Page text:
Mural art celebrates 19th century German student culture in Madison, Wisconsin.
By Peter Vogt
Photographs courtesy Peter Vogt.
After a long trip from McMurdo Sound, Antarctica—basking in 22°F late summer warmth—I arrived in Madison, Wisconsin to begin graduate school one subzero morning in February, 1963. I first reported to the professor who had hired me as a technician on “the Big Ice”, then walked across the street from Science Hall to the Memorial Student Union. Looking for some hot lunch and much-needed coffee, I discovered “Der Rathskeller”, a kind of beer hall cafeteria distinguished by soaring arches and traditional German murals and proverbs, depicting facets of 19th century student life, painted on all the walls.
The Rathskeller (or Ratskeller) evolved in Germany and surrounding regions as a bar or restaurant in the “Keller” (cellar) of a town or city hall (Rathaus). City councilors and other functionaries could gather there after work for informal shop talk and fellowship—while quaffing beer or wine. The “Rat” or “Rath” part of this word, related to the “Rat” in “Rational” or “Rathaus”, is correctly pronounced as raht, not to rhyme with or related to ‘wRath’ or rodents. However, the abbreviated form “Rat” is, at least in Madison, pronounced to rhyme with the rodent.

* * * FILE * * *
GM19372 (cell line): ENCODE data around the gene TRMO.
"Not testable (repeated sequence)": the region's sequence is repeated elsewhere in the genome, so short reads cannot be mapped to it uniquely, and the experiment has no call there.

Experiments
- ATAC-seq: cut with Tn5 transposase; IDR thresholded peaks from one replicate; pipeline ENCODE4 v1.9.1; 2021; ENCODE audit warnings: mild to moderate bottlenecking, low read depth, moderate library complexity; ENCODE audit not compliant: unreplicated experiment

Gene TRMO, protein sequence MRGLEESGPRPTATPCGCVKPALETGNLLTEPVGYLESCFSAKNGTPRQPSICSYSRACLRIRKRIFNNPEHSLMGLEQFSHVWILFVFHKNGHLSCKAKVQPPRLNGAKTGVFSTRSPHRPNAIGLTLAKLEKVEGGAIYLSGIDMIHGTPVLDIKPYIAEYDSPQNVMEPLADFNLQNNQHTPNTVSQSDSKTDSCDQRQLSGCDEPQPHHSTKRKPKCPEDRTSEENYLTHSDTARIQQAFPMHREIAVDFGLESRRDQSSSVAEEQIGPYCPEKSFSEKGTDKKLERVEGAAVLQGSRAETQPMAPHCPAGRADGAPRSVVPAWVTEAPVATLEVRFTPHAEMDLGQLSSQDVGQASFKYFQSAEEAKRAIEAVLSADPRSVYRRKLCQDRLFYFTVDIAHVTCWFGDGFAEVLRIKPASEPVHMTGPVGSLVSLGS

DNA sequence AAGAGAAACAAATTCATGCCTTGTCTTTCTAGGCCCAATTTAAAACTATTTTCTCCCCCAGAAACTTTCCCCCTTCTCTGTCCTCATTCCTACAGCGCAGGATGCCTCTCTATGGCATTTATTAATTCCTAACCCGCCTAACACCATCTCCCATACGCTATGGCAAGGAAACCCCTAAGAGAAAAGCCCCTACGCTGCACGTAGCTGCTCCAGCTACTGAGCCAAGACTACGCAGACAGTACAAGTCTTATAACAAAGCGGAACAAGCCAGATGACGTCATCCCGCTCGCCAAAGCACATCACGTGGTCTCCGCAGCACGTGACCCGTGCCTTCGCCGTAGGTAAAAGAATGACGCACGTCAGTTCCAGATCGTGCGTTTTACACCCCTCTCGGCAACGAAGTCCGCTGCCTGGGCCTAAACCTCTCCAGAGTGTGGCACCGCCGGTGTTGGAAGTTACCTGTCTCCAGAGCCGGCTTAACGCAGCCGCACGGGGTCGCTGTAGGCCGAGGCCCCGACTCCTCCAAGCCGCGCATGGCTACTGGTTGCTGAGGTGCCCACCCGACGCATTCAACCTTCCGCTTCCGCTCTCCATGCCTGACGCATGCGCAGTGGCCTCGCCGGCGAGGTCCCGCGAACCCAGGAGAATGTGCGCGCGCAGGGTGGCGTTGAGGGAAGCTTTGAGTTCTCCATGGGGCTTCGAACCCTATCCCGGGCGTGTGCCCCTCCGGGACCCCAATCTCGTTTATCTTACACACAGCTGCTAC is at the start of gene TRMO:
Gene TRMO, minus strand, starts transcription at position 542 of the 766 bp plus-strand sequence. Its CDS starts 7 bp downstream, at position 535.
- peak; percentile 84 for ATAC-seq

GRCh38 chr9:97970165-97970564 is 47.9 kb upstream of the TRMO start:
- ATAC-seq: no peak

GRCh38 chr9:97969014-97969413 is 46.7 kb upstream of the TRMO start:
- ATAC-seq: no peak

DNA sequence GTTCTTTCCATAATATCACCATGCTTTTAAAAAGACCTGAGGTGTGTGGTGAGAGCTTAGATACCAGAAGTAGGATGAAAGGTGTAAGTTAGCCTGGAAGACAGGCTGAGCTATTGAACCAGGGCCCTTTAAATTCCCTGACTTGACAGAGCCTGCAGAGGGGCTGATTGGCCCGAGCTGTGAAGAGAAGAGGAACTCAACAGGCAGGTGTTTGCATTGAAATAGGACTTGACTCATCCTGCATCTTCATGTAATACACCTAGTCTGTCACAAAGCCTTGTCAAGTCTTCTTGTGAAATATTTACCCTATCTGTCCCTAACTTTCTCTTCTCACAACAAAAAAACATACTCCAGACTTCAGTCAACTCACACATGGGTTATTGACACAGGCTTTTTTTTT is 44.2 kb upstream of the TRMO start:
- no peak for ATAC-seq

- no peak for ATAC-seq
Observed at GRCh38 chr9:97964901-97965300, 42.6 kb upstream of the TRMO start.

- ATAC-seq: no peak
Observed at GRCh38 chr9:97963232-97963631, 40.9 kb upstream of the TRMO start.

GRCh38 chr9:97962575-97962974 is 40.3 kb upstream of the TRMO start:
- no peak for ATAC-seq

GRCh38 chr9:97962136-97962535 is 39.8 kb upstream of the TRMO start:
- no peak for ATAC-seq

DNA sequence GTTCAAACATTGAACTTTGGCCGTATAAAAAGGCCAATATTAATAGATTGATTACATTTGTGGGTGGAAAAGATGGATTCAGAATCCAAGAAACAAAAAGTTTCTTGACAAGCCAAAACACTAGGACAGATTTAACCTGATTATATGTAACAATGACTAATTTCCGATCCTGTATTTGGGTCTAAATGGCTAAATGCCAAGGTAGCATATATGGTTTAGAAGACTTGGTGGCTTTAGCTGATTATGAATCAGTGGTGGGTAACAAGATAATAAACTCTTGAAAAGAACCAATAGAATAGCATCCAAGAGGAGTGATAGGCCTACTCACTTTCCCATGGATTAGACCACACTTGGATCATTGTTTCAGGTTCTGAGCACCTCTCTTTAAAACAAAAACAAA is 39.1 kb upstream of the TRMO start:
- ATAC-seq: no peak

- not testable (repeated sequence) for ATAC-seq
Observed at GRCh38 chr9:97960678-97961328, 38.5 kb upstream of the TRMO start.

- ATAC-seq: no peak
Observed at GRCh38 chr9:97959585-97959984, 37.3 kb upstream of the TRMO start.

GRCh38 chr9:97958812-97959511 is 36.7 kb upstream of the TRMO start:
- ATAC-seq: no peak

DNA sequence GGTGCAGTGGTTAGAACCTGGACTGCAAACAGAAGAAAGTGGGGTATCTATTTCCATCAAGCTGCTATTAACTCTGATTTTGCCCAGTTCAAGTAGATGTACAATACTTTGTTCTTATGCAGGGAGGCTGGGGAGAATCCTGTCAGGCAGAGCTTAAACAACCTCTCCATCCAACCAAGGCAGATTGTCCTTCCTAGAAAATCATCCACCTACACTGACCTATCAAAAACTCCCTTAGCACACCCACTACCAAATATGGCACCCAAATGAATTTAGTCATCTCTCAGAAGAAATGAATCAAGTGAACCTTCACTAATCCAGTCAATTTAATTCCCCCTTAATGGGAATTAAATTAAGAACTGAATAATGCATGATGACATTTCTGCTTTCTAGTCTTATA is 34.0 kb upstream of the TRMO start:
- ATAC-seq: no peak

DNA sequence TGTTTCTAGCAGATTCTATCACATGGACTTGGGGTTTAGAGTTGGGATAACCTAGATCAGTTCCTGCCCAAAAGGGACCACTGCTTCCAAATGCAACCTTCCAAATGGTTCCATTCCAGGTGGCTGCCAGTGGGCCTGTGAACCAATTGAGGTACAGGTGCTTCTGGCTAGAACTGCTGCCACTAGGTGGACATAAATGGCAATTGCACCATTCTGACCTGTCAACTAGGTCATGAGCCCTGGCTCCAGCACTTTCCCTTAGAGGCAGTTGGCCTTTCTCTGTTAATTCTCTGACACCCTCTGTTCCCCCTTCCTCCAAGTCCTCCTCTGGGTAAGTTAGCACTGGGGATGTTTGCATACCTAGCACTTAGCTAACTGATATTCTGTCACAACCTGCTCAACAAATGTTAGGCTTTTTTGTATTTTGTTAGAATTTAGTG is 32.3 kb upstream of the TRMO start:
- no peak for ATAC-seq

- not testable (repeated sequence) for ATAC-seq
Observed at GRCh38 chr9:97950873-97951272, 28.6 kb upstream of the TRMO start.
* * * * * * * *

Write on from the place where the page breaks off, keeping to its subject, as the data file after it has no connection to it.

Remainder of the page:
In time, the Rathskeller idea spread from city hall basements to the outside world, including universities. There are today numerous Rathskellers in the US and around the world, but the one at the University of Wisconsin, dating from 1928, is truly unique, at least in the USA.
In the years that followed my first visit, I would spend countless hours in the University of Wisconsin Rat: eating, drinking, grading Geology 101 tests, studying, people-watching, dozing off and, not least, socializing. Four years later I was even interviewed for my first steady job in the Rathskeller, which back then as today, remains a Madison landmark.
A cavernous room with hefty oak tables, the “Rat” is actually on the ground floor, not in the Keller (cellar). However, overall the ‘Rat’ resembles Bavarian beer cellars, with tap beer and cafeteria food. Although the menu is printed in Fraktur and advertises “Haus Favoriten”, visitors expecting authentic German fare may be disappointed.
Viewing the Rathskeller wall murals transports the visitor back into 19th century German student life, the Germany most German immigrants to America had left behind. The murals were painted for the Rathskeller by German-trained artist Eugene Hausler in 1928. Next to the artwork are old German proverbs—many of them rhymed—on studies, beer, wine, drama, athletics, student government, music, philosophy, and more.
In 1978 the adjoining billiard room was repurposed into a tavern room, its walls decoRated by German immigrant Kurt Schaldach (born 1913 in Danzig, German Empire-today Gdansk, Poland) with another set of murals. Augmenting this décor, supporters donated German type beer mugs to create a long “rail” of steins. This Rathskeller annex, funded by the UW Class of 1952 to commemoRate the Rat’s 50th anniversary, was dubbed Der Stiftskeller (“Monastery cellar”), the name inspired by St. Peter’s StiftsKeller in Salzburg, Austria. However, Schaldach chose to illustRate his students as bearded gnomes with red hats, pointed and tasseled, like modern lawn elves. The scenes were inspired by 1932 color photos of the Munich Rathskeller.
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